Protect your personal info

Get Norton 360 with LifeLock Select to keep your passwords private and protect against identity theft.

Get it now

Protect your personal info

Get Norton 360 with LifeLock Select to keep your passwords private and protect against identity theft.

Get it now

Credential stuffing: Examples and 6 prevention tips

A business owner looks at her screen to determine if the email she received is a credential stuffing attack.

Credential stuffing attacks can lead to financial loss and identity theft. In this guide, we’ll tell you how these attacks work and share tips for preventing them with cyber safety strategies and software like Norton 360TM with LifeLockTM Select.

What is a credential stuffing attack?

Credential stuffing is an attack where criminals steal login details to access user accounts. In credential stuffing attacks, cybercriminals use stolen username and password combos to try to access people’s accounts.

Credential stuffing can be an effective attack method because many people reuse the same email addresses, usernames, and passwords across many different accounts. In fact, 80% of data breaches occur because people use weak, reused, or stolen passwords.

While you can reduce many risks by setting strong and unique passwords, there are several nuances to credential stuffing attacks. So, in this guide, we’ll break down how credential stuffing works, explain how these attacks differ from brute force attacks, and share expert-approved pointers for credential stuffing prevention. 

Here’s what we’ll cover:

What does credential stuffing look like?

Credential stuffing attacks come in many forms, but you might notice that:

  • Your bank sends authorization alerts for large, unauthorized purchases.
  • Your credit report shows that someone is opening accounts in your name.
  • Your name and likeness are popping up on other social media platforms to scam others.
  • Password dumpsites are posting your login information, or you receive a notification that you were part of a data breach.

Ultimately, you should look out for notifications from your bank, login attempt alerts, changes to your bank statements, and anything else that is out of the ordinary. 

Credential stuffing vs. brute force attacks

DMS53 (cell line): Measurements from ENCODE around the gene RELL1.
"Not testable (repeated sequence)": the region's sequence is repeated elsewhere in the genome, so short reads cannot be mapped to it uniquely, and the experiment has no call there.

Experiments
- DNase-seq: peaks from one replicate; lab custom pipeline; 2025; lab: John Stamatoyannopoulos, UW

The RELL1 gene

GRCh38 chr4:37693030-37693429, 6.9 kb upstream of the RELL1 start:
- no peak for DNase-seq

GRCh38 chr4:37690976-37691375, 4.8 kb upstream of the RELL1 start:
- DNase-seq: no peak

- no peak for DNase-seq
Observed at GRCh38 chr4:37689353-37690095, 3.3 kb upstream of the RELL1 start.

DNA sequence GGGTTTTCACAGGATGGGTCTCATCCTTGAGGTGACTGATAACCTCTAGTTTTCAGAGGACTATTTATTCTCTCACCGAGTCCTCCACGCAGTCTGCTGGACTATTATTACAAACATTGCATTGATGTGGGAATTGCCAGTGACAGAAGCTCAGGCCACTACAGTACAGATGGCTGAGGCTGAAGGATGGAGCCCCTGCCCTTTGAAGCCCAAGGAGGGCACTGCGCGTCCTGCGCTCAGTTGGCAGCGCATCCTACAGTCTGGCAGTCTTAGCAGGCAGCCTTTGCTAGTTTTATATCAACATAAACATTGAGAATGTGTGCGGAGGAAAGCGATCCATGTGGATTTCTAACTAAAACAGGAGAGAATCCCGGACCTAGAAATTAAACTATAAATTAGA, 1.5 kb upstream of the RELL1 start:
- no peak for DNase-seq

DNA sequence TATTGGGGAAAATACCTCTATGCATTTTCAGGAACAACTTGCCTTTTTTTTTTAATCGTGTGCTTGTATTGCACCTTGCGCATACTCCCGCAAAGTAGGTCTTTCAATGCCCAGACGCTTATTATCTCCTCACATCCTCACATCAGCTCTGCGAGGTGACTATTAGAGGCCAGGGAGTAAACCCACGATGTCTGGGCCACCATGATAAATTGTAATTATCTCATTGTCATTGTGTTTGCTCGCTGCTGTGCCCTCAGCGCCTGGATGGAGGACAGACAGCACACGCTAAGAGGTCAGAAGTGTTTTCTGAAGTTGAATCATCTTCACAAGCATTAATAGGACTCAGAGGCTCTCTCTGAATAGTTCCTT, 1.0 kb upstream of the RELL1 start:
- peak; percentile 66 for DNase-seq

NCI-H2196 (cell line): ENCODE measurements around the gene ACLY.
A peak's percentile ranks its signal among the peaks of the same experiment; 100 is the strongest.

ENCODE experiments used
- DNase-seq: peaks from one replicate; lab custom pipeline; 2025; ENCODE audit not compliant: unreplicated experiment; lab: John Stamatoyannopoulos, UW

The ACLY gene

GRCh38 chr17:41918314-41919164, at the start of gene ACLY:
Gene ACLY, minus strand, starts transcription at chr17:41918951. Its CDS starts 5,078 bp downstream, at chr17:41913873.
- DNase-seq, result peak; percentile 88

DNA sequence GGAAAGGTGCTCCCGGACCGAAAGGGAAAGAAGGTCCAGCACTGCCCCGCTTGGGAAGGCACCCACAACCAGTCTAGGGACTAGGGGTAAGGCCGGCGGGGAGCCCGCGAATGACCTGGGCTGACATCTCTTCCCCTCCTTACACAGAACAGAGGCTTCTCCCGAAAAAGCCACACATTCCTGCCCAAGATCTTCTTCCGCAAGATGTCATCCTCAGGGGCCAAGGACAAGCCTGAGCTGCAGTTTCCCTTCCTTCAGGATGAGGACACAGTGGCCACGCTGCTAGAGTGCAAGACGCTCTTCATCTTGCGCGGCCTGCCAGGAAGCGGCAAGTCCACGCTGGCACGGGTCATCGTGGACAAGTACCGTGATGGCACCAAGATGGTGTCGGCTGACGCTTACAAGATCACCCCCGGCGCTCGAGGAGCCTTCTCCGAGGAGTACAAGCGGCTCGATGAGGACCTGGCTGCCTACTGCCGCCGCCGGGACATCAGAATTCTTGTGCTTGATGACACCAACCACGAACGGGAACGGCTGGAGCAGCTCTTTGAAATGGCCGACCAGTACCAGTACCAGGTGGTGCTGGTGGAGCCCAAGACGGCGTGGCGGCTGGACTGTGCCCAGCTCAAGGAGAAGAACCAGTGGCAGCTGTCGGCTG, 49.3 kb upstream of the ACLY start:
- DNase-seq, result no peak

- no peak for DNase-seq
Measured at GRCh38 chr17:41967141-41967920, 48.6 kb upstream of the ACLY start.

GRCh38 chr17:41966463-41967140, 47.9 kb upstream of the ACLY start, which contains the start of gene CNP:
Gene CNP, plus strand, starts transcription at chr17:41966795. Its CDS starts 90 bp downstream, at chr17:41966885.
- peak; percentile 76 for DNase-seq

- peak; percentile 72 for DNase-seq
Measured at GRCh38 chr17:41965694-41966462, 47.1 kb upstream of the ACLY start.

In credential stuffing attacks, the cybercriminal already knows your login credentials. Meanwhile, brute force attacks require the hacker to test billions of possible combos until they stumble onto the right one. 

A comparison explaining the differences between credential stuffing and brute force attacks.

Credential stuffing involves a cybercriminal stealing login credentials or exploiting data breaches to uncover active login combos. Brute force attacks involve the cybercriminal trying all possible login combinations to find one that works.

Here’s how attackers use each of these tactics. 

  • Brute force attack: During brute force attacks, hackers try millions of login variations based on common patterns and passwords until they find the right combination. The only real defense to these types of attacks is to create strong and unique passwords for all of your accounts. 
  • Credential stuffing: In credential stuffing attacks, hackers know their targets’ passwords because they have already accessed their login details through data breaches, email phishing, or keylogging. The most effective way to protect yourself in these situations is to use two-factor authentication (2FA) to keep bad actors out of your accounts, even if they do have the right credentials.

Since we’re focusing on credential stuffing attacks, let’s look closer at how they work. 

How do credential stuffing attacks work?

Most credential stuffing attacks follow the same four-step process. 

  1. The attacker steals login credentials: Hackers often scour the dark web and password dump sites for stolen login credentials obtained through a data breach or phishing methods. 
  2. The attacker creates a list of targets: Using the names and login details they obtain, hackers will create a list of usernames and passwords to test.